The number of patients per study ranged from 21 to 4800. The studies covered different age groups, the net range being from 2 to 95 years.

Study population and sampling strategy

Papers reporting Pearson’s correlation, Spearman’s correlation or multiple regression including one or more measures of obesity and one or more measures of insulin resistance were included in the meta-analysis. Studies that divided the population in groups such as tertiles or quartiles and used group comparison statistics were excluded because different studies make different number of groups making comparisons across studies difficult. Two researchers screened all papers identified in the initial search, based on the inclusion criteria. In addition, the corresponding authors of 35 studies that did not report any correlations between measures of obesity and insulin resistance but had measured these parameters in a population were contacted to request access to raw data from which we could have calculated the required statistics. Four data sets coming from two research groups could be accessed, from which we could obtain 16 relevant correlations.

Data analysis

Many publications reported more than one correlation based on different measures of obesity and insulin resistance or based on distinct patient groups separated by gender, treatment, ethnicity, etc. As one approach to analysis, every correlation between a measure of obesity and that of insulin resistance was treated as an independent data point. In an alternative approach, to avoid pseudo-replication, we also analysed the data taking only the best correlation from each study. The coefficient of determination (R2) or variance explained was extracted either as reported by the authors, or we calculated it from the reported data.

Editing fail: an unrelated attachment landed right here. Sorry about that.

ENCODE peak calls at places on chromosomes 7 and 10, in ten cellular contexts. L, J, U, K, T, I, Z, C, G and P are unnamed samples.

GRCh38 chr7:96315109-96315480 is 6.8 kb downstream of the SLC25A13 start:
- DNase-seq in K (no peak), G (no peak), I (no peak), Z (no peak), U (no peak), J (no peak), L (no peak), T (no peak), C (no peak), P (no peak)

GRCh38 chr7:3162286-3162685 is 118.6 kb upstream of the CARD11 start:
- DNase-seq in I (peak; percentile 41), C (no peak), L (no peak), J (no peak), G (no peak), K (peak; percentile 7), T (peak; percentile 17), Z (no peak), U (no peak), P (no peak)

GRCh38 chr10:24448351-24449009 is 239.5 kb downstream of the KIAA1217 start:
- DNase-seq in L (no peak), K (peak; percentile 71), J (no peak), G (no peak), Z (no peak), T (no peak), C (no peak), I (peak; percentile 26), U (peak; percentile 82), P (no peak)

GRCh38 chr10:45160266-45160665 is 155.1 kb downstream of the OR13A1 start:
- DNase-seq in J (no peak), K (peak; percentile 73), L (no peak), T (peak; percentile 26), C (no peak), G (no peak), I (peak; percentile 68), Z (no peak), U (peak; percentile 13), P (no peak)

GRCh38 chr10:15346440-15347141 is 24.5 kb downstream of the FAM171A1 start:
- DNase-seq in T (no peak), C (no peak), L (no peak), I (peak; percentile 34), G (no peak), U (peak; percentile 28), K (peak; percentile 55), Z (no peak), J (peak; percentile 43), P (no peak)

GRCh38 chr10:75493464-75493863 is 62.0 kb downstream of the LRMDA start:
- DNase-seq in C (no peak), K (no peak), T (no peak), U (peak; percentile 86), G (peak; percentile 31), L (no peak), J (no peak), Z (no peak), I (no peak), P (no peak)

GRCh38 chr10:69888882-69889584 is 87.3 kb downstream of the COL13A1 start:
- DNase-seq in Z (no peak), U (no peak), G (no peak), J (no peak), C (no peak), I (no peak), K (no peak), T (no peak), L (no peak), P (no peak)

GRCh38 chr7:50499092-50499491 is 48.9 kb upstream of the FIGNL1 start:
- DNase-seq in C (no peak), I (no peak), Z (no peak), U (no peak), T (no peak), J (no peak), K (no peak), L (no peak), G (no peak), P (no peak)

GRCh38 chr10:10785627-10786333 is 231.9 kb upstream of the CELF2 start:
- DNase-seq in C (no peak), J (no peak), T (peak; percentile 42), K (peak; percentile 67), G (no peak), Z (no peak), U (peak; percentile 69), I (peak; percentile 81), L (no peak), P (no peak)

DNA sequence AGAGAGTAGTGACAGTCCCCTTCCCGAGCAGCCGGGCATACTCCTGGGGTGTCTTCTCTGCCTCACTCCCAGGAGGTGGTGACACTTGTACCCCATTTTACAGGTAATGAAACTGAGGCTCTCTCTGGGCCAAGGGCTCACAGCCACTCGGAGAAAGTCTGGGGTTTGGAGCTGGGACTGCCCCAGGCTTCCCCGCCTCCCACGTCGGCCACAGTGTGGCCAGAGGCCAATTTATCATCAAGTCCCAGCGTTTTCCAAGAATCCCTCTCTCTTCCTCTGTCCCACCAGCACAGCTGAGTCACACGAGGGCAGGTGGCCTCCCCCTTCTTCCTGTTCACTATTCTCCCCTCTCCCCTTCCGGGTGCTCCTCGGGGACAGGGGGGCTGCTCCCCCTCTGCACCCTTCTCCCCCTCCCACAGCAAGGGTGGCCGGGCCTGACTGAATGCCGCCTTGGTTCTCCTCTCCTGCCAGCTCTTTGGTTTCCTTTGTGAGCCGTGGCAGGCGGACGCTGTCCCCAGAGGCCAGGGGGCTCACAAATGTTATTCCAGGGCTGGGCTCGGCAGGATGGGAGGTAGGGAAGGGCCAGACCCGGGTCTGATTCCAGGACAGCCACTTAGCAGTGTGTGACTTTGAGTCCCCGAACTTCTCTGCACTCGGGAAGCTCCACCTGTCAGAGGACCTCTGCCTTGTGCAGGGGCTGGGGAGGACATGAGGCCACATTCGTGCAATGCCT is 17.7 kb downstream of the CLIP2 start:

Sixty-three studies were identified using the inclusion and exclusion criteria (see Appendix 1 for the complete list), which gave us 164 correlations between obesity measures and insulin resistance measures. In 10 studies, variance explained was reported, and R2 could be calculated from published data from 48 studies and from raw data in 4 data sets.

The 164 R2 values between measures of obesity parameters and those of insulin resistance ranged widely from 0 to 0.9 (non-significant ones being treated as zero). Frequency distribution (Figure 1) revealed that the mode was in the range of 0% – 10%, suggesting that in the majority of studies obesity explained only up to 10% variance in insulin resistance. The median variance explained was 17.3%. Taking 164 correlations from 63 studies involves some amount of pseudo-replication. To test whether the overall low mode and median are artefacts of the pseudo-replication, we selected the largest R2 value from each of the 54 studies. The median of this collection was higher (27.04%). A rise in the median was expected because the best correlation from every study was taken. It is important to note that despite taking the best, the median variance explained remains small.

FIGURE 1: Frequency distribution of R2 values. For all non-significant correlations, R2 was treated as zero. Filled bars indicate correlations with plasma leptin concentrations. Open bars indicate all other correlations.